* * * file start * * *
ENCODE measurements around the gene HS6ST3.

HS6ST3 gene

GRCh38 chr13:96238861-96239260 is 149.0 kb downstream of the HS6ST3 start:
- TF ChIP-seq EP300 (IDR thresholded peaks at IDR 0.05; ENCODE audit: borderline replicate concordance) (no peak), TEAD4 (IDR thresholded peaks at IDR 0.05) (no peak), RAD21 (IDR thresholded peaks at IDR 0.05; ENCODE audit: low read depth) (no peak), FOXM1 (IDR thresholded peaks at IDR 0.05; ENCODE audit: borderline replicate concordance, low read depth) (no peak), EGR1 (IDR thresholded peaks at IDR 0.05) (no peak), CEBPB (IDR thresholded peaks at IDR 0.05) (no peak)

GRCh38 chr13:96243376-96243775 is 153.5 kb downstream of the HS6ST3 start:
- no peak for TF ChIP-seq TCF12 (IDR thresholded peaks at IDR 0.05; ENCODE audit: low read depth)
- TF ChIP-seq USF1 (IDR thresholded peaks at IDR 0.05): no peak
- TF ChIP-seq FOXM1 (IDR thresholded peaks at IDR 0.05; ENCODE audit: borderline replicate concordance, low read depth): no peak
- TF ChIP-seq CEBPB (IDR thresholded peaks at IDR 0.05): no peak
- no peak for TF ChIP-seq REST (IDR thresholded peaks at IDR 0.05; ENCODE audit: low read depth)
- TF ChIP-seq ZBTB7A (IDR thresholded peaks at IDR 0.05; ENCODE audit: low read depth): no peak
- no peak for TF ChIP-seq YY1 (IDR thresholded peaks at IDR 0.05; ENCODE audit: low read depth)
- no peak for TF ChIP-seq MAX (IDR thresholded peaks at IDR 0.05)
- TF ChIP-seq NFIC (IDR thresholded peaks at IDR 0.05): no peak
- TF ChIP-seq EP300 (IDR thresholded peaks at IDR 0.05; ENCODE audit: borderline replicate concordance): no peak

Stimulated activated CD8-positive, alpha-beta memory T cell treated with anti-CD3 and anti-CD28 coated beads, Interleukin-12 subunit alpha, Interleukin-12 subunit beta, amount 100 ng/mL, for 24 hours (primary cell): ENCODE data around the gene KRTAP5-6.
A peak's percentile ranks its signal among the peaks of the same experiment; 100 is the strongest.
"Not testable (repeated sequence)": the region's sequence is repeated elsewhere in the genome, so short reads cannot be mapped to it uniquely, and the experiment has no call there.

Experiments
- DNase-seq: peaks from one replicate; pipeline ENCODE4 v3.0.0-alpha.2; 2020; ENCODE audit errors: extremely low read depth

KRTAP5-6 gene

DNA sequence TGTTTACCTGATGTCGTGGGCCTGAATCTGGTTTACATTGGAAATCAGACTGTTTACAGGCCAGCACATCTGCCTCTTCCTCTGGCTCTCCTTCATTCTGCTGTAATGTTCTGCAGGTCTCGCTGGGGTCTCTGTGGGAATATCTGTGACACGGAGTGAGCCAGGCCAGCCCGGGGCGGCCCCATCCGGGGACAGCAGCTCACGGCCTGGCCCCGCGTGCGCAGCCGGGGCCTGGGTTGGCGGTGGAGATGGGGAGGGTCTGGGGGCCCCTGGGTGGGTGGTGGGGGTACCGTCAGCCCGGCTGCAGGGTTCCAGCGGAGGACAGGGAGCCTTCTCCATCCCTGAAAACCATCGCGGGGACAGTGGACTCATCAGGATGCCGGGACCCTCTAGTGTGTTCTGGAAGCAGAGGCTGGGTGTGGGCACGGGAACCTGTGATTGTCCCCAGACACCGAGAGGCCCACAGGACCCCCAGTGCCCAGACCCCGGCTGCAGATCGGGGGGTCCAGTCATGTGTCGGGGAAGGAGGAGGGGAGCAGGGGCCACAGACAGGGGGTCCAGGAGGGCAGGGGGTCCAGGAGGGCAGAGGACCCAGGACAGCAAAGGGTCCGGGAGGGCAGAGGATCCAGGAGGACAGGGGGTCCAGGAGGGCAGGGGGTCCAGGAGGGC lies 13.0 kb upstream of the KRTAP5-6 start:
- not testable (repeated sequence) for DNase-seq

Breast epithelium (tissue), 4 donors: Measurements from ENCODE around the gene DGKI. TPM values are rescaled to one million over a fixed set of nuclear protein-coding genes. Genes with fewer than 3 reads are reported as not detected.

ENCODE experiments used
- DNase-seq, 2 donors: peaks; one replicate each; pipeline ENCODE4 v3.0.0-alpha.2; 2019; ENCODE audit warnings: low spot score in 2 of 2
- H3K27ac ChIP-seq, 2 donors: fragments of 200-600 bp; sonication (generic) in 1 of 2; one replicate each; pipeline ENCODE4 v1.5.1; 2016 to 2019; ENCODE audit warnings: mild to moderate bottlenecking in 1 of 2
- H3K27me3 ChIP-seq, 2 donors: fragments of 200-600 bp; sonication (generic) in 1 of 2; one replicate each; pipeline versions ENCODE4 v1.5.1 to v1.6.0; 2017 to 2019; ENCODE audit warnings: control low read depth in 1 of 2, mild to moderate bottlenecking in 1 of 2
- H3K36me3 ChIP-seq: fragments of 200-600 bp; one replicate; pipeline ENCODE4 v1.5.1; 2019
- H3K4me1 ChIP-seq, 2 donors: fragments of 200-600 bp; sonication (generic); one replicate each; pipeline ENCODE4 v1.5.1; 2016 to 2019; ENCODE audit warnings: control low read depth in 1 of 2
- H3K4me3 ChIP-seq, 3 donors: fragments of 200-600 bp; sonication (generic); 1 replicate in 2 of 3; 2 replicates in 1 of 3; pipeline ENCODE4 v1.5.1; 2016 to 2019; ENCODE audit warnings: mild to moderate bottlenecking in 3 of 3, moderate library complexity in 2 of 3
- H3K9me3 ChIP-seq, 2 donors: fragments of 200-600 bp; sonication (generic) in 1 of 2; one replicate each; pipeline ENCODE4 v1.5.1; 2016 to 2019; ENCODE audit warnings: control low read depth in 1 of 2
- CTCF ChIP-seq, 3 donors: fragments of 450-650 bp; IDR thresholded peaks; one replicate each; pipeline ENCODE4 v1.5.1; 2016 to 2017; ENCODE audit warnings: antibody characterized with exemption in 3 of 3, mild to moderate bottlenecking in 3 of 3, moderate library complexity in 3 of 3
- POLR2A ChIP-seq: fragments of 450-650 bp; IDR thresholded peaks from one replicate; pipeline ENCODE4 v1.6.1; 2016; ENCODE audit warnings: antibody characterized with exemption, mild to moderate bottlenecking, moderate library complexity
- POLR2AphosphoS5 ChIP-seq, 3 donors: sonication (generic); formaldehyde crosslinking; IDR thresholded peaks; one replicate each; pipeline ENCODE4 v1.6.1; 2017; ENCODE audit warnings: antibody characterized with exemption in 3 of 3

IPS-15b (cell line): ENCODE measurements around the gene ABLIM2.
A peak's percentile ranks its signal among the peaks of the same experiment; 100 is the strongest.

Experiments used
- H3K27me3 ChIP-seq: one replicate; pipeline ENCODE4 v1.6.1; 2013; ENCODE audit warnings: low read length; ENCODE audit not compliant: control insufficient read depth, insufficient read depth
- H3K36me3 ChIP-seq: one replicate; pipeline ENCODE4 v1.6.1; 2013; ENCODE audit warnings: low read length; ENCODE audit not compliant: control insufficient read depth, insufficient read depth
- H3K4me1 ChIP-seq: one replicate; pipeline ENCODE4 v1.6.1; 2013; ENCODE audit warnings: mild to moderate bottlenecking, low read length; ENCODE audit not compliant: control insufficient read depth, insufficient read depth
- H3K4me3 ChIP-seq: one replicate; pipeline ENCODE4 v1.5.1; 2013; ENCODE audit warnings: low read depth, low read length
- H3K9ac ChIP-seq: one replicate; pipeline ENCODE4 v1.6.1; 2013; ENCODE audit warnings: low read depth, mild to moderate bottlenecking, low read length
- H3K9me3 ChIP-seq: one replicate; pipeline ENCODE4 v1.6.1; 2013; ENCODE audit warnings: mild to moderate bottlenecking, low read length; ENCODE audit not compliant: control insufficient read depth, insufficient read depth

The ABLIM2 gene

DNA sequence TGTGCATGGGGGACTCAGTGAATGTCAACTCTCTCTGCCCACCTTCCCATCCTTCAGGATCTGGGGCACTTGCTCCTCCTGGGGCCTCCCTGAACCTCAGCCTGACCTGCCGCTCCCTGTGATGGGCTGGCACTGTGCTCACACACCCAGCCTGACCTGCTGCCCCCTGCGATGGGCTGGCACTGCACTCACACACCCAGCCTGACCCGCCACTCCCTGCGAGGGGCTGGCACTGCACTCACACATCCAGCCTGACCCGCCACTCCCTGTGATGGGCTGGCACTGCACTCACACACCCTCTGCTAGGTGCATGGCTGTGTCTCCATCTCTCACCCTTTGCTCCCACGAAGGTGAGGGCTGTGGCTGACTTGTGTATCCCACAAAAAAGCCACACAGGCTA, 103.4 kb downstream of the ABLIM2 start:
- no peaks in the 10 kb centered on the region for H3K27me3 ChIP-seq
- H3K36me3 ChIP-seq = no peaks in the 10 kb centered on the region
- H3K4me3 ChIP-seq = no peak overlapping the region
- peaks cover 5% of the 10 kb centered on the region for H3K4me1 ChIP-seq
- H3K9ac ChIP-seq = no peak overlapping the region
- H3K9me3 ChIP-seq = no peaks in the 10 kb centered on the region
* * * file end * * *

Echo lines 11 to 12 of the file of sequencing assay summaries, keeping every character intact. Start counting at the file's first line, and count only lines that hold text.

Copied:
- TF ChIP-seq ZBTB7A (IDR thresholded peaks at IDR 0.05; ENCODE audit: low read depth): no peak
- no peak for TF ChIP-seq YY1 (IDR thresholded peaks at IDR 0.05; ENCODE audit: low read depth)